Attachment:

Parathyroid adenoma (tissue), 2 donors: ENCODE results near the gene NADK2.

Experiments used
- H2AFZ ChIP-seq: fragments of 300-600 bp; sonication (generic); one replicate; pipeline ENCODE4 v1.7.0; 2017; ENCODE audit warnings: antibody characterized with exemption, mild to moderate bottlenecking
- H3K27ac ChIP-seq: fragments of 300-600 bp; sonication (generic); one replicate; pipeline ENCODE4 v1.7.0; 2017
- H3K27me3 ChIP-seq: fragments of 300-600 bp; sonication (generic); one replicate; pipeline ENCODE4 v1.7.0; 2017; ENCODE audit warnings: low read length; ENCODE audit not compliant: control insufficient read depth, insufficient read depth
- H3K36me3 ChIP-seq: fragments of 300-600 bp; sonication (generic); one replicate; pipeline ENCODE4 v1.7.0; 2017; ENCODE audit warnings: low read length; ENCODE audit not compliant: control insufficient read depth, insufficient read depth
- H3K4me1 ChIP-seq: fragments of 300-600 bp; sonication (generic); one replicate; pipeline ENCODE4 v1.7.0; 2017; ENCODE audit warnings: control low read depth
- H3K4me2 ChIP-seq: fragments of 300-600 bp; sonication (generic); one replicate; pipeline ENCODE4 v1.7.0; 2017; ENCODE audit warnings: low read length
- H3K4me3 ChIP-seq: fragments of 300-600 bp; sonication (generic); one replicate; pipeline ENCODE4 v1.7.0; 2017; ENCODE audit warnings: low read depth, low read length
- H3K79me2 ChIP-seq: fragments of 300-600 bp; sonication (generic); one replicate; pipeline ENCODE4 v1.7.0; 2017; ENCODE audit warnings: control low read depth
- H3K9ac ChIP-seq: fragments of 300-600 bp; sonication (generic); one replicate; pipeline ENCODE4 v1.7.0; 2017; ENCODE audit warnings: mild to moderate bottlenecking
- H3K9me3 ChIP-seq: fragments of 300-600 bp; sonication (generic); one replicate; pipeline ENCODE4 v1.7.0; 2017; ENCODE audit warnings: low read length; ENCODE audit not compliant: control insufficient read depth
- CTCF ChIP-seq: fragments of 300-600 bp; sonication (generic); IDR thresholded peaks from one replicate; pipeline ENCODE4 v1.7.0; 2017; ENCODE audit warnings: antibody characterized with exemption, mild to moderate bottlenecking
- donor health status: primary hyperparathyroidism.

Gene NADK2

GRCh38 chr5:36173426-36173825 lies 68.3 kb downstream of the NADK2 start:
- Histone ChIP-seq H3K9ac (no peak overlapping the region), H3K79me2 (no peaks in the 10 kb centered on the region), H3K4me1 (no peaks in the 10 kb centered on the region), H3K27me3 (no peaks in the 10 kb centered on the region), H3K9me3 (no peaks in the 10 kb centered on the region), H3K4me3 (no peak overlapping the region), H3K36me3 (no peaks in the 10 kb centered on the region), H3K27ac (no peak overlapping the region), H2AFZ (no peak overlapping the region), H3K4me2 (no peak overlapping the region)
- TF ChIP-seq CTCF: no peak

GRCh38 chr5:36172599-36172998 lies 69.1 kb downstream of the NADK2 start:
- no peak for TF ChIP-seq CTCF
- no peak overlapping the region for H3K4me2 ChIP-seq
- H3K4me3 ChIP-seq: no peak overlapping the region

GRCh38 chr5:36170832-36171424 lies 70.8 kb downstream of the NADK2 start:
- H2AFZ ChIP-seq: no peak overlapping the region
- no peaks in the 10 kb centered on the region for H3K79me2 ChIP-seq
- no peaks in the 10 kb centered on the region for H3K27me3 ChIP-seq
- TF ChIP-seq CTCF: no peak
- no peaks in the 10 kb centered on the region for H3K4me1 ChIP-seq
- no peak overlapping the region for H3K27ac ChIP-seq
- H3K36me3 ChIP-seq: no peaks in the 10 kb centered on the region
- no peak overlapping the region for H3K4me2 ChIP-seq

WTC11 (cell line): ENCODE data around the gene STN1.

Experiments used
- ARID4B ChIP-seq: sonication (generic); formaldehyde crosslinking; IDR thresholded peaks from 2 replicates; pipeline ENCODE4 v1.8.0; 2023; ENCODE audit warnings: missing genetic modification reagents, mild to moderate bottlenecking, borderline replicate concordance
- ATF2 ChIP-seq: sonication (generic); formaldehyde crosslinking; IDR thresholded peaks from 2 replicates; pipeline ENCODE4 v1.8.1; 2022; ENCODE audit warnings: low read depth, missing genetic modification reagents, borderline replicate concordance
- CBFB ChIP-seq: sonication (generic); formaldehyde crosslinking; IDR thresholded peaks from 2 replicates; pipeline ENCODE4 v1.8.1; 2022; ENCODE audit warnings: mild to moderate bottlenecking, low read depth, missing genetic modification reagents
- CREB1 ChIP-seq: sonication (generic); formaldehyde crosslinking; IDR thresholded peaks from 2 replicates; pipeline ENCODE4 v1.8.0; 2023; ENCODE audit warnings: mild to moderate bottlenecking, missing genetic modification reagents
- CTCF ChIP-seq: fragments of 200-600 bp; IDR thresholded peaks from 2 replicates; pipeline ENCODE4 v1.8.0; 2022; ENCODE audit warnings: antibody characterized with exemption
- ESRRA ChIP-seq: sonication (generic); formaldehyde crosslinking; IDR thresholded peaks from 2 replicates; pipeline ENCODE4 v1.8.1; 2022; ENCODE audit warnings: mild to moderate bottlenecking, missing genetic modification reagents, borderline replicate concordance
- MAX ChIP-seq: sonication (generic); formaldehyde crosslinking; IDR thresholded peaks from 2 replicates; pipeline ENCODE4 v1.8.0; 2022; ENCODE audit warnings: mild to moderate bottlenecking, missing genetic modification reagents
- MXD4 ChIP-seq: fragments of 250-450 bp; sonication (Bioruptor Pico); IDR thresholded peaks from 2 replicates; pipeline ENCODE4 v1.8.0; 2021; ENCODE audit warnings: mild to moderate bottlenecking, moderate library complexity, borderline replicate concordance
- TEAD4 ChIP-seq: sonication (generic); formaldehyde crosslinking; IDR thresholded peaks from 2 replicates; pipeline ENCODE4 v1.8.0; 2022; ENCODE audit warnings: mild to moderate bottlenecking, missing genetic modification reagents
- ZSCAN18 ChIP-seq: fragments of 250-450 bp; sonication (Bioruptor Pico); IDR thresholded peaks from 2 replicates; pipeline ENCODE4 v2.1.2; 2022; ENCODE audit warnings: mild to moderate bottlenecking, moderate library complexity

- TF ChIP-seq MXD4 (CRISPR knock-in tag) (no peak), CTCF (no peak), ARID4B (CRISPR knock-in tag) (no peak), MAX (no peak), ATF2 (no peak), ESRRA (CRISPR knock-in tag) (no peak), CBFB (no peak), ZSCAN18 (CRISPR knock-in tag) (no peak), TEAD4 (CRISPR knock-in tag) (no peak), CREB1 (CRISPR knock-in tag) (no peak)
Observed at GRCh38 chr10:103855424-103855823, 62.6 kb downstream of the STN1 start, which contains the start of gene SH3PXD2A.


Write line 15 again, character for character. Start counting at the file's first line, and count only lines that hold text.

Gene NADK2